What we receive today is the outcome of what we did in the past, but how we react to this determines what our future will be. So don’t think that the difficulties you’re facing happened by chance.

However, even hardships are another face of your true self, which is trying to teach you. So, don’t blame others or the era for the difficult situation you are in. Instead, you should be grateful to your true self, which is giving you another chance to change things. Forgetting about your inner self and being depressed because of difficult circumstances cannot be excused.

When some hardship occurs, you can get angry and complain about it, or you can think of it as a good opportunity to complete yourself. Which way you approach things is entirely up to you. But your future depends upon the decisions you make.

It’s true Shakyamuni Buddha said, “The world is full of suffering,” and, “the world is like a burning house.” However, these were warnings given to people who chased after only material things, to people who never reflected upon the truth. 
 
Most people move through their life dragging their difficulties behind them. Thus they suffer twice: once when the difficulties come to them, and once more as they try to carry them along.  Every single Buddha has also experienced hardships because those things are the results of what one has made in the past,  and this applies to everyone. However,  without clinging to anything, Buddhas release everything to the fundamental place, the inner self, and by doing that, whatever they encounter becomes one with the inner self and so dissolves and melts away.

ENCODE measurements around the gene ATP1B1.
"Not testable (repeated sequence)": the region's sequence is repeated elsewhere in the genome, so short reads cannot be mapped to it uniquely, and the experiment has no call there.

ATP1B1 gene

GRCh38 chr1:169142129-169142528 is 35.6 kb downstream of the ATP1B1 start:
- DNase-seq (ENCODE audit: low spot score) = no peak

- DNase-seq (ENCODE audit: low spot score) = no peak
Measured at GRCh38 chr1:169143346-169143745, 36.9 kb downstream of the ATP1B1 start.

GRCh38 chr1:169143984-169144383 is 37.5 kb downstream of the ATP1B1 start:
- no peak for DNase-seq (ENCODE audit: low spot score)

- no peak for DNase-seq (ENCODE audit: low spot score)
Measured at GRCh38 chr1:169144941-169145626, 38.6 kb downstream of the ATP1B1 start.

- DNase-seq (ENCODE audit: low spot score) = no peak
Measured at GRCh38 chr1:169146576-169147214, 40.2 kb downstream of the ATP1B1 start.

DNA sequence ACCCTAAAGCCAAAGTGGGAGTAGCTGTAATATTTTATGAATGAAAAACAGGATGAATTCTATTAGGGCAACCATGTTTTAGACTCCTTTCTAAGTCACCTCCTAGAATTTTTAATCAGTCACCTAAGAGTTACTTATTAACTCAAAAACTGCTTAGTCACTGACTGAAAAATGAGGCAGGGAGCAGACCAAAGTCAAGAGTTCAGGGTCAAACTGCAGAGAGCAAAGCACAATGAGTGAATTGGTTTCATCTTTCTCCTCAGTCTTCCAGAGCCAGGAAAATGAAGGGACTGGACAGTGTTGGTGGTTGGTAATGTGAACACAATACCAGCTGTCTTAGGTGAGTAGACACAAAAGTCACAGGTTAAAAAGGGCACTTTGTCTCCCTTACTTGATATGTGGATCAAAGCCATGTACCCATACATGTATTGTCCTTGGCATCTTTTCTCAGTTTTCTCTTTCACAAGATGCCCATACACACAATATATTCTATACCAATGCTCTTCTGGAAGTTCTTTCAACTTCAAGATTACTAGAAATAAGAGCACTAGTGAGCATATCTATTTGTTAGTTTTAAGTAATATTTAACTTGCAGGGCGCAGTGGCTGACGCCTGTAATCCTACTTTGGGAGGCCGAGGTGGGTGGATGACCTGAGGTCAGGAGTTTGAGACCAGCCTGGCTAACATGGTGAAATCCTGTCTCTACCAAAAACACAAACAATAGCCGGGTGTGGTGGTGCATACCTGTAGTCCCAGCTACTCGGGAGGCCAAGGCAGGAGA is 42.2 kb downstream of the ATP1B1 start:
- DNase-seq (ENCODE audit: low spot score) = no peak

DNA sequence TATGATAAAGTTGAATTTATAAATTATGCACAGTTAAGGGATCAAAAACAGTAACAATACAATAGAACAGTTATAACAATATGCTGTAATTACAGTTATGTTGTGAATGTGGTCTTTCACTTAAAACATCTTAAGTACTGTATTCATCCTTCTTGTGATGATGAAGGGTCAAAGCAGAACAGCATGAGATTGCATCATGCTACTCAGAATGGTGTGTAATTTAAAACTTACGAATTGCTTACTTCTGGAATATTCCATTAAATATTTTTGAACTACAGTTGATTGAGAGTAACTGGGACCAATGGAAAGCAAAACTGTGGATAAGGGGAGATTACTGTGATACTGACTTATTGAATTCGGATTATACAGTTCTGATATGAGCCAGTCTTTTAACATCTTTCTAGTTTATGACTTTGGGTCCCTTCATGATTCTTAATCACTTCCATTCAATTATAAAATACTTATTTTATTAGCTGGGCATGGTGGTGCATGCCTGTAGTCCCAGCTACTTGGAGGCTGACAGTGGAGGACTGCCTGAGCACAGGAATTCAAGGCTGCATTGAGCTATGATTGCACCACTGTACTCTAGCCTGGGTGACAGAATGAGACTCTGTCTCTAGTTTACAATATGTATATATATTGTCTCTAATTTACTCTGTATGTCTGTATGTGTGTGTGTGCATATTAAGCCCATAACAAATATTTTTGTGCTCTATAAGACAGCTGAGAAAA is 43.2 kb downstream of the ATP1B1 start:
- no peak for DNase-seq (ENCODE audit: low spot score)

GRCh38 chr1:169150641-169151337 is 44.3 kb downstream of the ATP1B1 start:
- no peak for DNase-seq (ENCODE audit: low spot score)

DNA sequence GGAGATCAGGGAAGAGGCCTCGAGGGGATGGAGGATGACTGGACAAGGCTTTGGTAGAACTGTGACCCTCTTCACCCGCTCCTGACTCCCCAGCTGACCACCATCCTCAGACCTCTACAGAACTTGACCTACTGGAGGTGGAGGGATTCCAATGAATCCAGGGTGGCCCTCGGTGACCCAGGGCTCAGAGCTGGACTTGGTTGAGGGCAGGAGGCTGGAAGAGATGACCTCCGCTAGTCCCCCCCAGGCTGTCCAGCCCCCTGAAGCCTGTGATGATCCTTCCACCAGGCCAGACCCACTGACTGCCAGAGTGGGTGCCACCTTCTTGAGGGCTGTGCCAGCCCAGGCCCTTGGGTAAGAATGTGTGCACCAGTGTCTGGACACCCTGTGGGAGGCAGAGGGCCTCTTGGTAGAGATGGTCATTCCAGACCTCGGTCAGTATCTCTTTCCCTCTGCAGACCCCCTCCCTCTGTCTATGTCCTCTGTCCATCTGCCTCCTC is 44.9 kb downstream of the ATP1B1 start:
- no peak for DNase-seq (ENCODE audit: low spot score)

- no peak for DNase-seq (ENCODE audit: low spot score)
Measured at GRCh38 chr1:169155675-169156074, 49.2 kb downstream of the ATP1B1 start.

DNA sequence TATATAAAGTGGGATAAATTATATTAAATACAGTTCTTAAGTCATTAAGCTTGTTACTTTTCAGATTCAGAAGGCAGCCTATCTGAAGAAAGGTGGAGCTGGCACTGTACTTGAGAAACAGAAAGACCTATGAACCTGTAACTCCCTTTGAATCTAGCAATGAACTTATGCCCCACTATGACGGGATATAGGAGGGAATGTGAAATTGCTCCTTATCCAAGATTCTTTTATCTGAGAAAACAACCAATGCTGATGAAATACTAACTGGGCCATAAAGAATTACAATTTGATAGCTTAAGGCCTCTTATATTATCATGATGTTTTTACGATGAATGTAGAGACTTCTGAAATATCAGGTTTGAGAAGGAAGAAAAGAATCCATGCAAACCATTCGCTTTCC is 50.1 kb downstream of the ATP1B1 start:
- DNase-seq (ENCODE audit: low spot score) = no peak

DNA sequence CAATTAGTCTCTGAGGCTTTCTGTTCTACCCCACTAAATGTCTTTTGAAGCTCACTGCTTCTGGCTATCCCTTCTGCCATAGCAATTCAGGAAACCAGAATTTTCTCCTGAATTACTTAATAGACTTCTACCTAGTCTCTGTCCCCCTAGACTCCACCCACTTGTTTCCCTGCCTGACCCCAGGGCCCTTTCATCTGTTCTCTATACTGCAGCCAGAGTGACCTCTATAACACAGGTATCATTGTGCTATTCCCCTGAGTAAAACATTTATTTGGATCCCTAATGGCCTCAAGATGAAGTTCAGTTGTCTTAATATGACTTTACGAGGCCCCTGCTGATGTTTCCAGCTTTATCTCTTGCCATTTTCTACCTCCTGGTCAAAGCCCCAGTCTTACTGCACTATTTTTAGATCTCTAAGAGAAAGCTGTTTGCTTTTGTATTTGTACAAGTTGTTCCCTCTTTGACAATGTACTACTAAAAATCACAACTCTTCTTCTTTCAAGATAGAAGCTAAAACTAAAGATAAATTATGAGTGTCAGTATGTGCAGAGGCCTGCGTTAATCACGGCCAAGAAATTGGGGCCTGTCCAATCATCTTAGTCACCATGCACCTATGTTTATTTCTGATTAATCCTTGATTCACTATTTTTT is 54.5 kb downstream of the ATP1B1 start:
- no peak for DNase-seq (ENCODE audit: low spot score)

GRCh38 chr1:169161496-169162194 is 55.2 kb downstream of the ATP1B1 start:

Once those bad situations have arisen, there’s not much that can be done about them. But, if you let go of all those difficulties to your inner self without holding on to them and without making discriminations about them, then you will not have to suffer from carrying them with you. You will also be freeing yourself from future suffering. When you keep doing this, you will gradually attain calmness and your suffering will dissolve,  and finally you will see your inner self, the truth.  

However, releasing everything like this isn’t easy if you’ve never tried it before. So, first, you should firmly believe that the truth is within you. In other words, know that your fundamental mind has the ability to take care of everything.  Next, you should understand that everything you confront is not suffering, but rather just another aspect of yourself.  Entrust it completely to your inner self.  Afterwards, the things you entrusted will dissolve because your inner self, your foundation, is the source of everything and the source of infinite energy.  
 
As I said before, the best way to solve the things you face is to truly let go of everything to your inner self with firm faith, because this is where everything arises from. This is true virtue and is the only way to live truly free

 
  
 
 
 
 

 
 

 
 

 
 
 
 
 
 

 

 copyright 2010, The Hanmaum Seonwon Foundation

  

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This just in from the website of the Jogye Order:

The Jogye Order International Seon Center is now open to be a center to promulgate Korean traditional culture and Korean Buddhist meditation (Ganhwa-seon) to the world. The opening ceremony for the newly built center in Seoul was held on November 15. Jogye Order President Ven. Jaseung, members of the Council of Elders Ven. Jeongmu and Ven. Jongha, Director of the Bureau of Education Ven. Hyeoneung, Director of the Bureau of Dharma Propagation Ven. Hyechong, President of the Central Council Ven. Boseon, National Assemblymen Choi Byeong-guk and Jo Yun-seon, and local officials and other monks and nuns with over 1000 people attended the ceremony.